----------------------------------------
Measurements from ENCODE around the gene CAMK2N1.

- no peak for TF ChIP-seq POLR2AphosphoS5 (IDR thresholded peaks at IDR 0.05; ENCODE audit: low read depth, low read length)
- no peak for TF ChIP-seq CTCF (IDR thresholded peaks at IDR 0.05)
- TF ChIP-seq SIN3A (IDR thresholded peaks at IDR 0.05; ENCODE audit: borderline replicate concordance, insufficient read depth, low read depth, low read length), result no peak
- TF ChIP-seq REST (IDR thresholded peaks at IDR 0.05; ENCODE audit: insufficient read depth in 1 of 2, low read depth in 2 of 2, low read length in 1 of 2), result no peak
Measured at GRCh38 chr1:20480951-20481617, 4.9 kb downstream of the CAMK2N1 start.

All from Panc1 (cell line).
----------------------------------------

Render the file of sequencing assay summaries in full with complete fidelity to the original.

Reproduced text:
Measurements from ENCODE around the gene CAMK2N1.

- no peak for TF ChIP-seq POLR2AphosphoS5 (IDR thresholded peaks at IDR 0.05; ENCODE audit: low read depth, low read length)
- no peak for TF ChIP-seq CTCF (IDR thresholded peaks at IDR 0.05)
- TF ChIP-seq SIN3A (IDR thresholded peaks at IDR 0.05; ENCODE audit: borderline replicate concordance, insufficient read depth, low read depth, low read length), result no peak
- TF ChIP-seq REST (IDR thresholded peaks at IDR 0.05; ENCODE audit: insufficient read depth in 1 of 2, low read depth in 2 of 2, low read length in 1 of 2), result no peak
Measured at GRCh38 chr1:20480951-20481617, 4.9 kb downstream of the CAMK2N1 start.

All from Panc1 (cell line).